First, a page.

Did man really walk on the moon? is climate change a big hoax? Do vaccines cause autism? These popular conspiracy theories might take up plenty of space on the internet, but a new study shows they and other conspiracy theories are bogus, because it would be too hard for thousands of people to keep something from the public for so long.

The study looked at how long it would actually take the public to prove alleged conspiracies. David Grimes, from Oxford University in the United Kingdom, said he came up with an equation that tested the life of a conspiracy theory based on previous scandals that had been proven true, including the Tuskegee syphilis experiment, where penicillin for syphilis was purposefully withheld from African-American patients. Grimes considered the number of conspirators involved, the amount of time that has passed and the intrinsic probability of a conspiracy failing.

“It is common to dismiss conspiracy theories and their proponents out of hand, but I wanted to take the opposite approach, to see how these conspiracies might be possible,” he told the Guardian. “To do that, I looked at the vital requirement for a viable conspiracy: secrecy.”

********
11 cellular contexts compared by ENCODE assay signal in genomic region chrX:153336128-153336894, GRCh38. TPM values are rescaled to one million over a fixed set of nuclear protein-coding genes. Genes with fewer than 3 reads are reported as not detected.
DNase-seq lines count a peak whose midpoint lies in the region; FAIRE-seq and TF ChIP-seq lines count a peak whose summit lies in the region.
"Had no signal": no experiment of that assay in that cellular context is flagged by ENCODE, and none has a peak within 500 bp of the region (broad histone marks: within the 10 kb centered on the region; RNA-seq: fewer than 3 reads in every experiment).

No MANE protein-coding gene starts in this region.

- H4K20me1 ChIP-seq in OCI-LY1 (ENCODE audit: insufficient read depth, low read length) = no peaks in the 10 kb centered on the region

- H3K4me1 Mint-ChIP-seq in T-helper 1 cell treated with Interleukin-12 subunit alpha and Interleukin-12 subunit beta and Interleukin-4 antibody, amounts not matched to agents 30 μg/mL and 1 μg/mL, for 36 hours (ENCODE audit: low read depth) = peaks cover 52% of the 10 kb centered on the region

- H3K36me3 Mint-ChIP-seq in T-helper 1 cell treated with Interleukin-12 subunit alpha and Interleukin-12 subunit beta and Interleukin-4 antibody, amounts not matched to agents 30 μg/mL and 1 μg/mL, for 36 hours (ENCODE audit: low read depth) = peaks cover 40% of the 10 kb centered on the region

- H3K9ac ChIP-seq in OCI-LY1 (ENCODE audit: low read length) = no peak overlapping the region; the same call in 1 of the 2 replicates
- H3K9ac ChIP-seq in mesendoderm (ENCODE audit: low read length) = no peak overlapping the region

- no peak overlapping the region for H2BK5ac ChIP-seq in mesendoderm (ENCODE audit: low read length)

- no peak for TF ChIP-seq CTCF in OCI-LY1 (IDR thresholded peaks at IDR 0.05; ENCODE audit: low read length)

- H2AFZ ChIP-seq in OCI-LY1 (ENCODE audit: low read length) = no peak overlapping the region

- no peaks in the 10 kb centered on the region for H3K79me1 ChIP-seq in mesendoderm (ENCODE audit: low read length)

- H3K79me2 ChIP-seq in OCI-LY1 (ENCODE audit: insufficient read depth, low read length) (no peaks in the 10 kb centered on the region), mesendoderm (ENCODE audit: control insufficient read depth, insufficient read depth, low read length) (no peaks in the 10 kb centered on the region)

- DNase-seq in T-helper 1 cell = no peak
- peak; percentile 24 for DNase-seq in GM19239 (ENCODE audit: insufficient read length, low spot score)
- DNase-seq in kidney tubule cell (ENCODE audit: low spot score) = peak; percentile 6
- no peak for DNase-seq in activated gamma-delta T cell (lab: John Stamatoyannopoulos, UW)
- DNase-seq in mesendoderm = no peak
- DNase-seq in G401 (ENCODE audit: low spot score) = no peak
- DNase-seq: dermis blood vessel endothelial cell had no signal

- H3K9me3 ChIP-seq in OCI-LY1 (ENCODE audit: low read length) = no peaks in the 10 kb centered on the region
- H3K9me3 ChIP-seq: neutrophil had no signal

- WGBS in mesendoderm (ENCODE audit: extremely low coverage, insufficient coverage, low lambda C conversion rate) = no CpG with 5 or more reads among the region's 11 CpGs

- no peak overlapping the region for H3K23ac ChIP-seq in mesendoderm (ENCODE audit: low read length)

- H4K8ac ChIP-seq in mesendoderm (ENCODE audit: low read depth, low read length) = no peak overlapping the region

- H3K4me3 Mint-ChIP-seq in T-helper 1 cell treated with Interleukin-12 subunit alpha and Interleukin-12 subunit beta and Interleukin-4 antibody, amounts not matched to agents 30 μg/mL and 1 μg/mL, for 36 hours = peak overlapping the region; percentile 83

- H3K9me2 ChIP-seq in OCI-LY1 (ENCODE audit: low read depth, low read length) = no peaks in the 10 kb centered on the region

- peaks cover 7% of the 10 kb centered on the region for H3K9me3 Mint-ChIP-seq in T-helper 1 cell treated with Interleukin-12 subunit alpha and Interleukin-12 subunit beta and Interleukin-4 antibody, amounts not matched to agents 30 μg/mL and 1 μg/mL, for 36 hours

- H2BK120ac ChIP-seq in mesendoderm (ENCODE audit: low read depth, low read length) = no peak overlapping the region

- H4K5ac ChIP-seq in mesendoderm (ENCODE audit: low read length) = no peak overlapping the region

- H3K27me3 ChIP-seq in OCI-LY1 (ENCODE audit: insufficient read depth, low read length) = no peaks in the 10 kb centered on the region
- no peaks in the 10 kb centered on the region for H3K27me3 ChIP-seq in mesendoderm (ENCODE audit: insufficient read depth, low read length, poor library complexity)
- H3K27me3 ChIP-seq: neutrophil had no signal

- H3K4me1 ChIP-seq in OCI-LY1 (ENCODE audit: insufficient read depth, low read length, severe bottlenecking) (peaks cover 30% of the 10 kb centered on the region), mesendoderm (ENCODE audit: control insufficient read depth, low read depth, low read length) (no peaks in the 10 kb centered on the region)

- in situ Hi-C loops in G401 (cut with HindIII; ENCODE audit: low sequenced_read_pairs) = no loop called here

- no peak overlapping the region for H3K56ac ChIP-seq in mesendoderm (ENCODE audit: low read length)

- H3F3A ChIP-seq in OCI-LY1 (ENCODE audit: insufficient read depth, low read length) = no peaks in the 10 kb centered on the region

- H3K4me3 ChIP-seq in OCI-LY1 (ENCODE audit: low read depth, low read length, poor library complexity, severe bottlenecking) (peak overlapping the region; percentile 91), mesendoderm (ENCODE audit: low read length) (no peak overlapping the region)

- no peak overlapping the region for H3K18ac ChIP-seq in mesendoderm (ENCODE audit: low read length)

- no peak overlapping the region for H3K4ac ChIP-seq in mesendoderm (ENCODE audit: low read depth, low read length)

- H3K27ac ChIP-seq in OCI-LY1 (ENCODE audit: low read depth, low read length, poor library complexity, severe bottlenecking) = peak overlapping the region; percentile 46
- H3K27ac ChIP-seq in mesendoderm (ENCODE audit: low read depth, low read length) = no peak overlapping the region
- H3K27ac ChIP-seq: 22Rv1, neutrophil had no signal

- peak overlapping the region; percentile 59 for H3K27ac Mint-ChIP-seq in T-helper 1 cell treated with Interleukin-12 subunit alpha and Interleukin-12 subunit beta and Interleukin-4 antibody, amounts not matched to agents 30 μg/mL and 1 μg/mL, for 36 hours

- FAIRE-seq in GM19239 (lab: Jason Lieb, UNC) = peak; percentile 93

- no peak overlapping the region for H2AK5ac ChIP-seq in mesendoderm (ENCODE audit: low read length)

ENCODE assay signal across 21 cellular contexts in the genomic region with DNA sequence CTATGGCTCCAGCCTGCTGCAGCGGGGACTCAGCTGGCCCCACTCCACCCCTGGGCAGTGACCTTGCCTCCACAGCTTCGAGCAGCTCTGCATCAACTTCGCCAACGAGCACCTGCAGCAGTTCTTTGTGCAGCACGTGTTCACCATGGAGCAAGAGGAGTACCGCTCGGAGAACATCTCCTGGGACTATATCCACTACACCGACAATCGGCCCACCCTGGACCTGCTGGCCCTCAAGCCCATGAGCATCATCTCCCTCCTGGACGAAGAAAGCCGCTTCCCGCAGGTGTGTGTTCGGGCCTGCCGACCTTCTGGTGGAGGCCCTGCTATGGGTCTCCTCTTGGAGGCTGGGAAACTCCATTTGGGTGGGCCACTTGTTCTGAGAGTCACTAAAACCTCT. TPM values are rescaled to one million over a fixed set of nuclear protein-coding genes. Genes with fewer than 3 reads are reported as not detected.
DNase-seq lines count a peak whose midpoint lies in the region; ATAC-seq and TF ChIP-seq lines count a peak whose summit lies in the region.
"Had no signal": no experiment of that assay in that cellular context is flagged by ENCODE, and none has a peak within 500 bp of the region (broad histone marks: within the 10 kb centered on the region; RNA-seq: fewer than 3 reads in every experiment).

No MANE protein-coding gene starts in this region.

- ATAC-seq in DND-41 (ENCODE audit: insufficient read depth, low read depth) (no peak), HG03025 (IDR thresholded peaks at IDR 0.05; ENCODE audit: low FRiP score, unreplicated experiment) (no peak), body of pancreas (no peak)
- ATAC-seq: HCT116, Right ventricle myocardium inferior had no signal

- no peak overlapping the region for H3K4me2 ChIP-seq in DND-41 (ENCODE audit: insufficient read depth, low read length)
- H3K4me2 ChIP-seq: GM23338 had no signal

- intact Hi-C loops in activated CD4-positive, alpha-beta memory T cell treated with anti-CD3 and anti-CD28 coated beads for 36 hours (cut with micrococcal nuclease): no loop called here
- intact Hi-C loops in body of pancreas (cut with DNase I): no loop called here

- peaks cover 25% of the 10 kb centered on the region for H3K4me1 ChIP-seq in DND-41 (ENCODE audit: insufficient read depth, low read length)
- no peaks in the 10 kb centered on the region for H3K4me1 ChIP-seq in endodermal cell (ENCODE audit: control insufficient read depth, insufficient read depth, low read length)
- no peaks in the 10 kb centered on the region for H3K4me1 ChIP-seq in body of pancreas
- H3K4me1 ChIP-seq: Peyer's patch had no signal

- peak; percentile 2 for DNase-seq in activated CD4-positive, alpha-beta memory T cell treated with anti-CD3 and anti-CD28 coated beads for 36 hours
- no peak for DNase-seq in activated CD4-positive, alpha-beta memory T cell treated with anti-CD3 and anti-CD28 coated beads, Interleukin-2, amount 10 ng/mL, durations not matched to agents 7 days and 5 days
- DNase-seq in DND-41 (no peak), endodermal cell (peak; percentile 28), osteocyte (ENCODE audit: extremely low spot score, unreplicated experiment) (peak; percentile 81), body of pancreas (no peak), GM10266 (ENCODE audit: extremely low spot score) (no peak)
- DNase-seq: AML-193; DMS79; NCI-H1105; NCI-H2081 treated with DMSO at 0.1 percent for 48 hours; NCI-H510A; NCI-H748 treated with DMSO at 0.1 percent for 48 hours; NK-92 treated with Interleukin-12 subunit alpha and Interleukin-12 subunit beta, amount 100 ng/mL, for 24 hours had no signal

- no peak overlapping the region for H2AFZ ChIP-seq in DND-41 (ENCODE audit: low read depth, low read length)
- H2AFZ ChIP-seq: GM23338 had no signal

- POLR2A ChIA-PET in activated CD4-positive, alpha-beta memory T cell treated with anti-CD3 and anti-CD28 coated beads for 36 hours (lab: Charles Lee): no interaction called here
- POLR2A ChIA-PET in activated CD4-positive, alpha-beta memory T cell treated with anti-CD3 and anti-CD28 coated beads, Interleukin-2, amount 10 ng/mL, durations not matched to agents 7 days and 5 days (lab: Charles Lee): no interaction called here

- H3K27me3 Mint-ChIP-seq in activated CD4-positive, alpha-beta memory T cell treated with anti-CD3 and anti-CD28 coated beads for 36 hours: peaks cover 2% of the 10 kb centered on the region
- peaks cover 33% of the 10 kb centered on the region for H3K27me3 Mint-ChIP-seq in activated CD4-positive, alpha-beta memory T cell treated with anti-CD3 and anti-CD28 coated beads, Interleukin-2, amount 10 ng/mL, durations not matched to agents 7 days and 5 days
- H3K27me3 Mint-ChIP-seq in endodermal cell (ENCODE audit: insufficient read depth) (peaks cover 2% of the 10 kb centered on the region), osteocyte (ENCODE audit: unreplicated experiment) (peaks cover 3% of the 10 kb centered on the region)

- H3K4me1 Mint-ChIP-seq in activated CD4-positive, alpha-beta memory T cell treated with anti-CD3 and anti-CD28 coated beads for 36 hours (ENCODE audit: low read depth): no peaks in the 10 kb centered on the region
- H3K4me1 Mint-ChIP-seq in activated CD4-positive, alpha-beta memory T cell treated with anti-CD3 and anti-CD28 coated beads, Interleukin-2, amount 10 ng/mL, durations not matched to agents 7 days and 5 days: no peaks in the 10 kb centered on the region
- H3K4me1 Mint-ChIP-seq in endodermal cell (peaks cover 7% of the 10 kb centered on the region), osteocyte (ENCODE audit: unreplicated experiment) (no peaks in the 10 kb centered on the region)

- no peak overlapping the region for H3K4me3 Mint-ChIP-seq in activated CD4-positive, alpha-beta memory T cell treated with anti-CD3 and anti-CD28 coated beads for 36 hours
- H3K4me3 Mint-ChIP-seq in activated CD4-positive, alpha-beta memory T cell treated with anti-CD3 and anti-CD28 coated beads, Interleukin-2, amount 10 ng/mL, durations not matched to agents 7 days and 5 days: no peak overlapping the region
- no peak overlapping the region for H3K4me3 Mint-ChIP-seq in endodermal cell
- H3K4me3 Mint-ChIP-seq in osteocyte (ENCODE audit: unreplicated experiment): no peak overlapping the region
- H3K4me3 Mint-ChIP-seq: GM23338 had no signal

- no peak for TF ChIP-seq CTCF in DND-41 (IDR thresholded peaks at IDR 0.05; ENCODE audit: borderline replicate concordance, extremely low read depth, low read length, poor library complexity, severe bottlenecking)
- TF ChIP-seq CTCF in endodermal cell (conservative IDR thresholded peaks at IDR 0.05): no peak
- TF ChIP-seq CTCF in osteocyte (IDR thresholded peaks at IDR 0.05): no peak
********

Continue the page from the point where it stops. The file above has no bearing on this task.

He applied his equation to four famous conspiracy theories: the moon landing was fake, climate change is a fraud, vaccines cause autism and pharmaceutical companies have a cure for cancer but refuse to share it with the public. His equation determined that if the four conspiracies were real, facts supporting the claims would have been made public by now.

He determined the maximum number of people who could take part in a conspiracy in order to keep the public in the dark. To last a century, a secret scandal should include fewer than 125 collaborators. For example, the moon landing "hoax" began in 1965 and would have involved about 411,000 NASA employees. With these parameters, the truth should have come out in 3.7 years, while and the cancer "conspiracy" would have been proven true to the public within 3.2 years.

“Even if a small devious cohort of rogue scientists falsified data for climate change or attempted to cover up vaccine information, examination by other scientists would fatally undermine the nascent conspiracy. To circumvent this, the vast majority of scientists in a field would have to mutually conspire, a circumstance the model predicts is exceptionally unlikely to be viable," he said.

Monty McGovern, a mathematician at the University of Washington, told the BBC the study's methods "strike me as reasonable and the probabilities computed quite plausible."